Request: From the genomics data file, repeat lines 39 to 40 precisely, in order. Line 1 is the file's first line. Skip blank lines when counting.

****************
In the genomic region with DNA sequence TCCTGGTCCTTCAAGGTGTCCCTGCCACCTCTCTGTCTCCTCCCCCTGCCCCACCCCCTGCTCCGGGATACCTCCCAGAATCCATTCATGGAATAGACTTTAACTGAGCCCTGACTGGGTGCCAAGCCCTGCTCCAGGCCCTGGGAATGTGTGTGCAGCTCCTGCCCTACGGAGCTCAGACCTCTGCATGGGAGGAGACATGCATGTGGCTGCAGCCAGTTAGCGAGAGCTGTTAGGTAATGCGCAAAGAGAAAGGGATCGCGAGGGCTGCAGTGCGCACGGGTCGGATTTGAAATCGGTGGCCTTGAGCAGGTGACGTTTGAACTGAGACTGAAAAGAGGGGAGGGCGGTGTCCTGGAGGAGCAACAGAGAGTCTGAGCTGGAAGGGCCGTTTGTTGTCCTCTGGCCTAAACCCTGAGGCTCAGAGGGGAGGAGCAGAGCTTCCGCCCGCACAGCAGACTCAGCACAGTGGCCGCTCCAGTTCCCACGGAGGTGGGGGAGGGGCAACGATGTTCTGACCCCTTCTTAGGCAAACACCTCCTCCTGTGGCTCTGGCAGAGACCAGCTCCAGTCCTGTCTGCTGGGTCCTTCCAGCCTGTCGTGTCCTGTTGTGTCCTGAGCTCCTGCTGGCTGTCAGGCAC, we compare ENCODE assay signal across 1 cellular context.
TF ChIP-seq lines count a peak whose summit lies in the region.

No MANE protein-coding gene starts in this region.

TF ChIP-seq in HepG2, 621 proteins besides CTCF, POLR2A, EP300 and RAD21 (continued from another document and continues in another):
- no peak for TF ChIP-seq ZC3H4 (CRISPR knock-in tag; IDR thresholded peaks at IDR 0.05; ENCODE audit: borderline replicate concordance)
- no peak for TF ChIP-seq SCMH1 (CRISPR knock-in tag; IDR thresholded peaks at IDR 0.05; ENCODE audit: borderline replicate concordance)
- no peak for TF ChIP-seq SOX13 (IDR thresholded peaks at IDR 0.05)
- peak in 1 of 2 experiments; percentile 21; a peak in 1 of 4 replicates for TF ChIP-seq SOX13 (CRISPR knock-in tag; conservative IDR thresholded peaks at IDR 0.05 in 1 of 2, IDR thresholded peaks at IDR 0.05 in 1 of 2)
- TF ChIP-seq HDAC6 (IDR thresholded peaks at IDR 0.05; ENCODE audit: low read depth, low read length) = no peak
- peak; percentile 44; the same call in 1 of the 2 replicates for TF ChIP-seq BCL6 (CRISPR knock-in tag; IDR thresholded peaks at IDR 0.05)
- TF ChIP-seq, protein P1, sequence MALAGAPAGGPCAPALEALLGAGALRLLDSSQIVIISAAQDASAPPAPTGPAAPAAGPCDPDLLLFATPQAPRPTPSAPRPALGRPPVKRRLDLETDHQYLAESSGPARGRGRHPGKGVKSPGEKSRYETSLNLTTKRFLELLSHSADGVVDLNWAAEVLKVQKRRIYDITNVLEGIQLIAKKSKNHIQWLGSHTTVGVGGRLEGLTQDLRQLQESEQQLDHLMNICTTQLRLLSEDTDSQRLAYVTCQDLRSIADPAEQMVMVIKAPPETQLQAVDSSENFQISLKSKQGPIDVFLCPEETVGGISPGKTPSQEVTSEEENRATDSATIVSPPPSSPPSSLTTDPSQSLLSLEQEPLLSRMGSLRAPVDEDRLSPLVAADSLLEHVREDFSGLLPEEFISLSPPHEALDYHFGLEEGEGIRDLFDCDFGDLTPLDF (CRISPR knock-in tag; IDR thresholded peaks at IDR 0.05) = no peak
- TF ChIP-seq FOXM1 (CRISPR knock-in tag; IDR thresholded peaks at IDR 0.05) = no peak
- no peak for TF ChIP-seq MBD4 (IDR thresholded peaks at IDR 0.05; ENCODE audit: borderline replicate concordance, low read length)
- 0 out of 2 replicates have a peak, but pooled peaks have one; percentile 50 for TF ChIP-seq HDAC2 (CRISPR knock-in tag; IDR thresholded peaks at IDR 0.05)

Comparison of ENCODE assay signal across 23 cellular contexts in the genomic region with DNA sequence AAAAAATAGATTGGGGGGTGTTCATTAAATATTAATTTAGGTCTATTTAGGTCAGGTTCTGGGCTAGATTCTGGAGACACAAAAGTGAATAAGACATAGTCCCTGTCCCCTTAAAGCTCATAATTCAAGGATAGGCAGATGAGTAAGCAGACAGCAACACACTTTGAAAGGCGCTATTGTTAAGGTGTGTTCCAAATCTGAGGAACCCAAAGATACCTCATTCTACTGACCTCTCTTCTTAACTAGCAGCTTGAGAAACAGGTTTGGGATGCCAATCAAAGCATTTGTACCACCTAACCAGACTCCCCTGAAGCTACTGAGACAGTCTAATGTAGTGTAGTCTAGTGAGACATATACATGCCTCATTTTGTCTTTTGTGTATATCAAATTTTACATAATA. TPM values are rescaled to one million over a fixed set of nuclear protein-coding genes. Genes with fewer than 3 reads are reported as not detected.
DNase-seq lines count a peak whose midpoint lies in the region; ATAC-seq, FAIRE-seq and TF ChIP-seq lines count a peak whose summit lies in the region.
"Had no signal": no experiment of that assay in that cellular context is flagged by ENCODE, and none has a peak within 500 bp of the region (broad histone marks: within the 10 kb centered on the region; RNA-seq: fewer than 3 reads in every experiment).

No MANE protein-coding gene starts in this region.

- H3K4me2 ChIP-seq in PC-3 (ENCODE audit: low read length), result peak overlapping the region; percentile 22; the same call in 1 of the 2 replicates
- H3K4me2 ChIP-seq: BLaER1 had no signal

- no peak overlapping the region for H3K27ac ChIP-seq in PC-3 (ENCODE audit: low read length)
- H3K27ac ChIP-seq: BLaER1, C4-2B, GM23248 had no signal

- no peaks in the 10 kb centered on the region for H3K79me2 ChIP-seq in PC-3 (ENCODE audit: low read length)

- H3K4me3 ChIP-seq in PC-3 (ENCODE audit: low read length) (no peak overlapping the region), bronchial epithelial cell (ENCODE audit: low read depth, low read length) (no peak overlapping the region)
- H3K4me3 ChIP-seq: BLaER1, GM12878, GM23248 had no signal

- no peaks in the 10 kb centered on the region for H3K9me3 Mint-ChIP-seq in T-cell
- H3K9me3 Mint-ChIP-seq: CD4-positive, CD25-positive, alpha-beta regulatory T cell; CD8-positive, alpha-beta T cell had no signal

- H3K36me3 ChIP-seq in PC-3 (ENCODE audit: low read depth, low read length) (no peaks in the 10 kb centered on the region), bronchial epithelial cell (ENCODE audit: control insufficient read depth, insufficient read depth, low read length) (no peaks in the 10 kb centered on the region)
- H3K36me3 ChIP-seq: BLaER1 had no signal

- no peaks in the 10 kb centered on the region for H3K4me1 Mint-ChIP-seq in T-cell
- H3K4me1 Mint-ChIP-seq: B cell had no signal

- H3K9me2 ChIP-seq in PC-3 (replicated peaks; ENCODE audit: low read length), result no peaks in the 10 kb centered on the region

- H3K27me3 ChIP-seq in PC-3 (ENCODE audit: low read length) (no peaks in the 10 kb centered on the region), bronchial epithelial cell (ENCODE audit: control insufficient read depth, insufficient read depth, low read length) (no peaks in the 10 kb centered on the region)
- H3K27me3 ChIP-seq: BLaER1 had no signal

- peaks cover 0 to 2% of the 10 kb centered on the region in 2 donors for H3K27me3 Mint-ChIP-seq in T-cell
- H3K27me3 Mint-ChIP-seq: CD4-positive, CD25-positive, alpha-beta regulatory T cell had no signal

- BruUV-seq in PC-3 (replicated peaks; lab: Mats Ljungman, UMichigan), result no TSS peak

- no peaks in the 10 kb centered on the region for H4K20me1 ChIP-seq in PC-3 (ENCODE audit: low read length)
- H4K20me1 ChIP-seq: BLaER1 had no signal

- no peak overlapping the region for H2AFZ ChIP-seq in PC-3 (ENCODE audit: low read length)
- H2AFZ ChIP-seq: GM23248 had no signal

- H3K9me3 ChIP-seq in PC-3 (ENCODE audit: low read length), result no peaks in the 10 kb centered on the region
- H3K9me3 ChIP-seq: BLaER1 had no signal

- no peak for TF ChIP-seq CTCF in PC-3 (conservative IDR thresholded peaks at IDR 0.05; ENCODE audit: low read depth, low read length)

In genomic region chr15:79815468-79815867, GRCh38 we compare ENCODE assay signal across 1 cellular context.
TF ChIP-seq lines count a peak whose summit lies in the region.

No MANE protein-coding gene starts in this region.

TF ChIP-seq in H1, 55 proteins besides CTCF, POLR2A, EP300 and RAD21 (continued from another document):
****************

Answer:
- H4K20me1 ChIP-seq: BLaER1 had no signal

- no peak overlapping the region for H2AFZ ChIP-seq in PC-3 (ENCODE audit: low read length)